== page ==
What does US-EU methane pact mean for Australia?

Professor Jun Huang and Dr Shenlong Zhao from the School of Chemical and Biomolecular Engineering comment on the joint US-EU methane reduction pact and what it could mean for Australia.

Last week, the United States and European Union set a target to cut methane emissions by at least 30 percent by 2030.

Accounting for approximately 20 percent of emissions, it is the world’s second most emitted greenhouse gas.

In Australia, most methane emissions come from natural and liqueified gas industries, the production and transport of coal, agriculture, and decaying organic mass in landfill.

The joint US-EU commitment has been described as a big advance towards the Paris agreement’s 1.5°C goal.

But given many of our large commodity exports, such as coal, natural gas and livestock contribute to methane emissions, where might this leave Australia?

Decarbonisation experts, Professor Jun Huang and Dr Shenlong Zhao comment on the reduction pact and explain how a domestic and export hydrogen industry could reduce Australia’s methane emissions.

Professor Jun Huang is developing technologies to remove CO2 from the atmosphere. Credit: University of Sydney

US-EU methane pact “direction we should all be heading”

Professor Jun Huang is an expert in decarbonisation, methane and hydrogen from the School of Chemical and Biomolecular Engineering and the Sydney Nano Institute.

Using nanoscience, Professor Huang’s team works to reduce greenhouse gasses in the atmosphere, developing a carbon capture and conversion technology to remove carbon.

“Methane is the second-most emitted greenhouse gas after CO2, accounting for around 20 percent of global emissions. Globally, its concentration in Earth’s atmosphere has doubled over the last two centuries,” said Professor Huang.

“The joint US-EU pact to drastically cut methane emissions while reducing CO2 levels is reasonable and is in the direction we should all be heading.

“In Australia, the main contributors to methane emissions are our natural and liquefied natural gas (LNG) industries, agriculture, and landfill.

“While natural gas and agriculture are important for our country’s economic prosperity as large export markets, they may potentially overexpose us as the world moves away from greenhouse gases, evidenced now by the US and EU’s methane deal.

“Simply put, if no one is buying then we won’t be selling, so Australia should look to cut its methane emissions. However, it’s certainly not all doom and gloom – this policy may actually stimulate and promote Australia’s fledgling hydrogen economy.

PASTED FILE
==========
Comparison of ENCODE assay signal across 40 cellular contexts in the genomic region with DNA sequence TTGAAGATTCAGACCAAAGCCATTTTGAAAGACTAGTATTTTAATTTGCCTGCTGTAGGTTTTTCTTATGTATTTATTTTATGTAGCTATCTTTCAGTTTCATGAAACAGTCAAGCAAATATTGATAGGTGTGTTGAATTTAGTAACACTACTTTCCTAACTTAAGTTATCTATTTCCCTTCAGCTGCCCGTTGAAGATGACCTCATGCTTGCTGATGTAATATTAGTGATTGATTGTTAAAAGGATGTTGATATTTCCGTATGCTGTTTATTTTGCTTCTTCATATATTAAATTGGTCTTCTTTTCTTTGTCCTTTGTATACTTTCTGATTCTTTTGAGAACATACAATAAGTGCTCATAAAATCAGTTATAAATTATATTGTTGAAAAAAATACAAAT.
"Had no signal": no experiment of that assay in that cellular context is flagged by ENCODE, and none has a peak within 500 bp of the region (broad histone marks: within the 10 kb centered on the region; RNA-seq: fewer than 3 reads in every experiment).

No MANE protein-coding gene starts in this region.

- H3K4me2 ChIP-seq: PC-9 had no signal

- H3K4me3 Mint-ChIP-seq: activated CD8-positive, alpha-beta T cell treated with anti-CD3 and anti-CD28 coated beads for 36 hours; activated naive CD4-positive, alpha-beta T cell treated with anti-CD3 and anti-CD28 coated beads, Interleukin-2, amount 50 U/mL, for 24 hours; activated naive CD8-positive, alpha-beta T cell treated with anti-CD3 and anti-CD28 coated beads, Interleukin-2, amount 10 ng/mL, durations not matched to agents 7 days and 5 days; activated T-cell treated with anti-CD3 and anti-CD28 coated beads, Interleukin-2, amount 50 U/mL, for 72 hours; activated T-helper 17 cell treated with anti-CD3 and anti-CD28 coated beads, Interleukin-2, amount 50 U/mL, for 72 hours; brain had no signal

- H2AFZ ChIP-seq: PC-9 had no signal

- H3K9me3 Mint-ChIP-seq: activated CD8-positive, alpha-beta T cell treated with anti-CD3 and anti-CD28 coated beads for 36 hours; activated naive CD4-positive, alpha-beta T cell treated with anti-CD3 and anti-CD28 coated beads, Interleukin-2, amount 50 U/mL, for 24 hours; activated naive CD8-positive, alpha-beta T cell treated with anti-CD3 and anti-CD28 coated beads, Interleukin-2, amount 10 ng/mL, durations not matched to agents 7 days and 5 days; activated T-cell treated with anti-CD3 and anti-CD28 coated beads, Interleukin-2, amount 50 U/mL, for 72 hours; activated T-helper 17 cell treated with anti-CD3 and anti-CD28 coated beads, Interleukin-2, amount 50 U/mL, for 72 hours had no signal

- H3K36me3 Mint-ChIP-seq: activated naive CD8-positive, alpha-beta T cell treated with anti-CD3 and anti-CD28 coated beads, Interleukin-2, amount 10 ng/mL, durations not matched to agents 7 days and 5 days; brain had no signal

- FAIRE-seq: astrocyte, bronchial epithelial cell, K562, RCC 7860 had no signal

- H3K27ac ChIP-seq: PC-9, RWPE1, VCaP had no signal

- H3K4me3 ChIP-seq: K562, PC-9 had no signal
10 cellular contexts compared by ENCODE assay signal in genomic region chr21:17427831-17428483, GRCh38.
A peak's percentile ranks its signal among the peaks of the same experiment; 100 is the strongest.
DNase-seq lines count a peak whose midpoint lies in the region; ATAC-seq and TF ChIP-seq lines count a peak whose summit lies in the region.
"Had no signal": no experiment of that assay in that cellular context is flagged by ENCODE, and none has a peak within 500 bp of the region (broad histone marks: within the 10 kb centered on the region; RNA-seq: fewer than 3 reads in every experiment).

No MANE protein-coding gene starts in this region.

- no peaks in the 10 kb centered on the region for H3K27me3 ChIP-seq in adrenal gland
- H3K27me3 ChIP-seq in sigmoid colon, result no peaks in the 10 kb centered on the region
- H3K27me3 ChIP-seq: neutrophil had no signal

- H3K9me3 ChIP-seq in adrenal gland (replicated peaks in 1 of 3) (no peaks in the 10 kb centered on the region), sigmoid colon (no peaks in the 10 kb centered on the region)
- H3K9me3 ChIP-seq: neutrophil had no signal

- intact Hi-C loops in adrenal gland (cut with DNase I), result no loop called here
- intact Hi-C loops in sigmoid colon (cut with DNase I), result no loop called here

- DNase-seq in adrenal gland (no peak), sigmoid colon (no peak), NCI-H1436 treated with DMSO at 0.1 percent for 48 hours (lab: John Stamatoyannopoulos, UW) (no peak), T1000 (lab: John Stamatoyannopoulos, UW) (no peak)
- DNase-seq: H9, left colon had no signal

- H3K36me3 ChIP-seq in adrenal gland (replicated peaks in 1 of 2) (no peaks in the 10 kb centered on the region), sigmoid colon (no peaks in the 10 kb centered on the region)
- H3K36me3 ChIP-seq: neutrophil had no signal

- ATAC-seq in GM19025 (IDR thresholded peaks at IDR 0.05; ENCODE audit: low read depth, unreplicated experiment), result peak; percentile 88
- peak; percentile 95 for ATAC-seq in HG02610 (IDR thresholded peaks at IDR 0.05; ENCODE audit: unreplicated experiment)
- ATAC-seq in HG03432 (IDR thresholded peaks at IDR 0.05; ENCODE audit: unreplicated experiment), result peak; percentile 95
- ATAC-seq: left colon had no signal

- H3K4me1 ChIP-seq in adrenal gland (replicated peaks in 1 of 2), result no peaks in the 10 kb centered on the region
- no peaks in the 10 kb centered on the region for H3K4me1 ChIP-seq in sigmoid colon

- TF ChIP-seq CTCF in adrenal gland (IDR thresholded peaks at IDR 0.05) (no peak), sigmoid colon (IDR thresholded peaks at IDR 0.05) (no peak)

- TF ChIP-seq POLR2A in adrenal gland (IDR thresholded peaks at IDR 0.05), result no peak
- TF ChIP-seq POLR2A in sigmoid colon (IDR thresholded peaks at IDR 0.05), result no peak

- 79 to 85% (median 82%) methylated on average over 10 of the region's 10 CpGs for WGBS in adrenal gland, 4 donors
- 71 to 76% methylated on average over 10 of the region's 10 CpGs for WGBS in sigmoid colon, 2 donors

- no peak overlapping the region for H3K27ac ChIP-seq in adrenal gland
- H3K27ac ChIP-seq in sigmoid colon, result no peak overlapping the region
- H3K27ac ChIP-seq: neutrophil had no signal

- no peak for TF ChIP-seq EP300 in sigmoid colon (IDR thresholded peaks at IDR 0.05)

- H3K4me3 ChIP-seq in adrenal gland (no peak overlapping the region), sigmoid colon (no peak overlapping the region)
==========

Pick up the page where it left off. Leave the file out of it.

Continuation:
“We already have the technology available for carbon-neutral hydrogen production from biogas and natural gas, which can reduce methane emissions while exporting hydrogen to the global market. With timely action and the right focus, Australia could become a leader in the shift away from CO2 and methane and towards hydrogen, which would be a boon for the environment and economy.”

World must urgently implement global methane reduction pledge

Dr Zhao has created a water-splitting catalyst that requires less energy to produce pure hydrogen than earlier catalysts. Credit: University of Sydney

Dr Shenlong Zhao is an academic in the School of Chemical and Biomolecular Engineering who works with Professor Huang on decarbonisation technologies. He believes the world should follow the US and EU’s lead in reducing atmospheric methane.

“Increasing greenhouse gases are changing the environment humans depend on to survive. Rising sea levels, melting polar ice, and desertification have a close relationship with humans’ massive CO2 and methane emissions,” said Dr Zhao.

“The US-EU deal is a welcome move and is a signal to the rest of the world that we must urgently implement a global methane pledge. This would be positive for the whole world, especially for Australia as a sea-surrounded, dry country that is at high risk of impact from climate change.

“Novel technology would play a key role in such an implementation, and Australia is well-placed to capitalise on this, considering our abundant sunshine, long and uninterrupted coastline and world-leading researchers.

“For example, our team at the University of Sydney is developing a technology to combat the rise of the other main greenhouse gas – carbon dioxide. We are producing a photo-electrochemical water splitting and CO2 conversion combined technology. This will provide a sustainable way to both capture and convert CO2 to chemicals.

“This proposed ‘kill two birds with one stone’ strategy not only significantly reduces methane use by producing clean energies such as green hydrogen, but also directly utilises captured CO2 as feedstock to produce pure chemicals such as alcohols.”

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